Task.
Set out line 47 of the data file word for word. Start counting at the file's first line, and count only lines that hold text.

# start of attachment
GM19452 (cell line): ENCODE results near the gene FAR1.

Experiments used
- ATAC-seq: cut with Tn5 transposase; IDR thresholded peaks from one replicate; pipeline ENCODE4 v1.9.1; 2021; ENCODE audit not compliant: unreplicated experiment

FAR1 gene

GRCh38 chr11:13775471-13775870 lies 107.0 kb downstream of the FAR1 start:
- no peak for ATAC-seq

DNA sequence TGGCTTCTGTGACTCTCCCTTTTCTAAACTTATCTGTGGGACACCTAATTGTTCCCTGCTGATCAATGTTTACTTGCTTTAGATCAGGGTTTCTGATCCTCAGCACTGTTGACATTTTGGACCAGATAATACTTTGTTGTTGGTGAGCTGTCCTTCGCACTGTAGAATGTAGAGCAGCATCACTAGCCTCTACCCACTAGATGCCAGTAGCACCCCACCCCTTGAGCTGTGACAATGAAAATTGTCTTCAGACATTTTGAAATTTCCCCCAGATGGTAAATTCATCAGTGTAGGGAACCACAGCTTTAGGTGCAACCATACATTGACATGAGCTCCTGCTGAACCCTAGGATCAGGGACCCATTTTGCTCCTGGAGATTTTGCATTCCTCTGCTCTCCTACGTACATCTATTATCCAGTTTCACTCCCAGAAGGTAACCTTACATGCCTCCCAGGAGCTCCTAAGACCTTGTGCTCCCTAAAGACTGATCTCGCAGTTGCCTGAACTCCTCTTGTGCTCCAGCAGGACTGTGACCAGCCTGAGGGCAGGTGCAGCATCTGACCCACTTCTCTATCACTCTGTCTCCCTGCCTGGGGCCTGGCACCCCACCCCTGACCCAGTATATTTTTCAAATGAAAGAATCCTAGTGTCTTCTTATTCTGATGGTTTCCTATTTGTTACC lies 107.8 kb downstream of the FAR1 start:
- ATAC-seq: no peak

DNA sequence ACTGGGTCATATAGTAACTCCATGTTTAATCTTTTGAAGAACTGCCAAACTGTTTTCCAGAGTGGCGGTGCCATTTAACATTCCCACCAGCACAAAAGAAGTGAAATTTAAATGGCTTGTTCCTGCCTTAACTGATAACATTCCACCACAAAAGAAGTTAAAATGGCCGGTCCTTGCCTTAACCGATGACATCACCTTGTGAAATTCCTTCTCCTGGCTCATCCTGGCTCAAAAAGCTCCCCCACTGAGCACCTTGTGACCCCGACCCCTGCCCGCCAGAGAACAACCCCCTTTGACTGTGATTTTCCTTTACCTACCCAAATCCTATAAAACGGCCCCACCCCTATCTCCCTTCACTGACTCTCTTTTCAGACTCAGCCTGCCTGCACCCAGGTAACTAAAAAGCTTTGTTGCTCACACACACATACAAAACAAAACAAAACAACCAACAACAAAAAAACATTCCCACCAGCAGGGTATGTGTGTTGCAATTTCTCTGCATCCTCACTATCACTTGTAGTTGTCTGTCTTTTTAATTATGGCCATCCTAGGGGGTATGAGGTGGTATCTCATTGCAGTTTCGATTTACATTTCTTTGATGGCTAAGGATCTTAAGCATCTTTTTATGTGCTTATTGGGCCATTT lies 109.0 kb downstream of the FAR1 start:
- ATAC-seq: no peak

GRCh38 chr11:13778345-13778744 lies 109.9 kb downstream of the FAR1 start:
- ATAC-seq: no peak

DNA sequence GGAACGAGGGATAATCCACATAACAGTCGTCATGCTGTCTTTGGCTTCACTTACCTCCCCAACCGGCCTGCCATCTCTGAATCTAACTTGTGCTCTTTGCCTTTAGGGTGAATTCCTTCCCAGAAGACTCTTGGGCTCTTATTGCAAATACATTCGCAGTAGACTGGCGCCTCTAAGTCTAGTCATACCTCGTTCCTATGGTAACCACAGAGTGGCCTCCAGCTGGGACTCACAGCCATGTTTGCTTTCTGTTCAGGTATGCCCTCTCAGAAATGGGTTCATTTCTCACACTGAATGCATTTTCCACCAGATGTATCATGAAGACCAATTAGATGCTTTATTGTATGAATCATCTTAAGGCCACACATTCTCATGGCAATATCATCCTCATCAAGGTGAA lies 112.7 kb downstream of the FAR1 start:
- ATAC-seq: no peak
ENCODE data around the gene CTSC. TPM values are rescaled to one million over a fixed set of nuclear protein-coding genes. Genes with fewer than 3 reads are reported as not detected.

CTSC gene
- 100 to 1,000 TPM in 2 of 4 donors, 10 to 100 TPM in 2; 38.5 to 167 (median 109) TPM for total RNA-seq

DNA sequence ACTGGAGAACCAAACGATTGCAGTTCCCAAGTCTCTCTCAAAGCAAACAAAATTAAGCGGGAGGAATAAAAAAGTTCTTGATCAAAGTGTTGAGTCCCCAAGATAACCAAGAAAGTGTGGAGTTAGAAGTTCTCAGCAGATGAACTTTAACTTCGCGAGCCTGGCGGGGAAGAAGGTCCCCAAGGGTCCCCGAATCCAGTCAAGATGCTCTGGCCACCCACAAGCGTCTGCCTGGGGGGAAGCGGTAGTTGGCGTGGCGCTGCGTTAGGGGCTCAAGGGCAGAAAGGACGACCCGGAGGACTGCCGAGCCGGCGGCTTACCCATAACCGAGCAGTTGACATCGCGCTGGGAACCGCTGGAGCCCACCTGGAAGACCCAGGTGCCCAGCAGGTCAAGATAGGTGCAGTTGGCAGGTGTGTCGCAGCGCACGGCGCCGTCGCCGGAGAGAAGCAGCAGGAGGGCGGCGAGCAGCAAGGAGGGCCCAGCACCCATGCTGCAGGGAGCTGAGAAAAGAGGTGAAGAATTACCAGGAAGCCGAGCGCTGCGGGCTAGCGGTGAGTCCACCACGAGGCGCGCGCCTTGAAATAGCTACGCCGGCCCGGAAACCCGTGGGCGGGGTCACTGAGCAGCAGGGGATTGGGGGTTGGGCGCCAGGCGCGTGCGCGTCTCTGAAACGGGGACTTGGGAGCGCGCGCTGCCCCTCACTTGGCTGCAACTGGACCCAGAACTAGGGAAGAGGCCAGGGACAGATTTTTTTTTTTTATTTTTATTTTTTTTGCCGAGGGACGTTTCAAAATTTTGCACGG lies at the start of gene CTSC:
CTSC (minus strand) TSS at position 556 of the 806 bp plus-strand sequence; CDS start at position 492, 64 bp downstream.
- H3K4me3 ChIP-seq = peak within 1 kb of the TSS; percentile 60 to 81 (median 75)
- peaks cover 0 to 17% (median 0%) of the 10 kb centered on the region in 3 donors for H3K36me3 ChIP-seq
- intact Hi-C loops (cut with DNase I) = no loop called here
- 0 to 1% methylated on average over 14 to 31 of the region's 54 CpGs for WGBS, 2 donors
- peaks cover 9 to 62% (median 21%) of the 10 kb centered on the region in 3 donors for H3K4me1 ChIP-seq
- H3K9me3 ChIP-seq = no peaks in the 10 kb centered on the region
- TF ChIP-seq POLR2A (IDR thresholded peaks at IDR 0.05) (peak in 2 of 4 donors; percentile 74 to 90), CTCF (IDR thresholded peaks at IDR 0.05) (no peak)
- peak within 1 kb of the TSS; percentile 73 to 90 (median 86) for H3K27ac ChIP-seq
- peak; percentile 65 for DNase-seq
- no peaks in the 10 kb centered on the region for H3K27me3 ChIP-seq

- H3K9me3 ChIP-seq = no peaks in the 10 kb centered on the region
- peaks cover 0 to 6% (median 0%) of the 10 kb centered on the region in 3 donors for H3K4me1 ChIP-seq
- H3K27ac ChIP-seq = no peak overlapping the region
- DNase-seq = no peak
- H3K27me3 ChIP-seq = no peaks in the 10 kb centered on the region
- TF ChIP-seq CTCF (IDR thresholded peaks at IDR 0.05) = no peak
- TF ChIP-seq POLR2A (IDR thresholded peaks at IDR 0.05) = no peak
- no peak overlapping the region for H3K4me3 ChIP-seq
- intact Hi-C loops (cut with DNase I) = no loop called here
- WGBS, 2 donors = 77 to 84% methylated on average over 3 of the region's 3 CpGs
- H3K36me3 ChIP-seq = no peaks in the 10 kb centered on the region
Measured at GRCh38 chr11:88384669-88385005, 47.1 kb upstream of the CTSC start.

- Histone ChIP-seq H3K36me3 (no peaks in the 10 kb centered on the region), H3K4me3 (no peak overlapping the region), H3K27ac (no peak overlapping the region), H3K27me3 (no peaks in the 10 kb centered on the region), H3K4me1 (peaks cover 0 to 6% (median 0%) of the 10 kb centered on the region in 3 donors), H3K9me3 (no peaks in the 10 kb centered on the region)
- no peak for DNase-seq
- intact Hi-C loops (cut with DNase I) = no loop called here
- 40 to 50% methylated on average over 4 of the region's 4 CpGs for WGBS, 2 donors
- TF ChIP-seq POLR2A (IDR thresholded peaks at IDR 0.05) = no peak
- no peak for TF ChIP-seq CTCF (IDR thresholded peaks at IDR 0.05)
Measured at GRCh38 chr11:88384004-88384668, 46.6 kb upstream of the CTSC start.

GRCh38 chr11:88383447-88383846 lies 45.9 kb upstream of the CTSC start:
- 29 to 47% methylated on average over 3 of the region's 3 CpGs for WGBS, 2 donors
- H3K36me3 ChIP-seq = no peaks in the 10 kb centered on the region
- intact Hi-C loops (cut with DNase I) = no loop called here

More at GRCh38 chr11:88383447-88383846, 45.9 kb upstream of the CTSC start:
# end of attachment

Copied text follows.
- no peak for TF ChIP-seq CTCF (IDR thresholded peaks at IDR 0.05)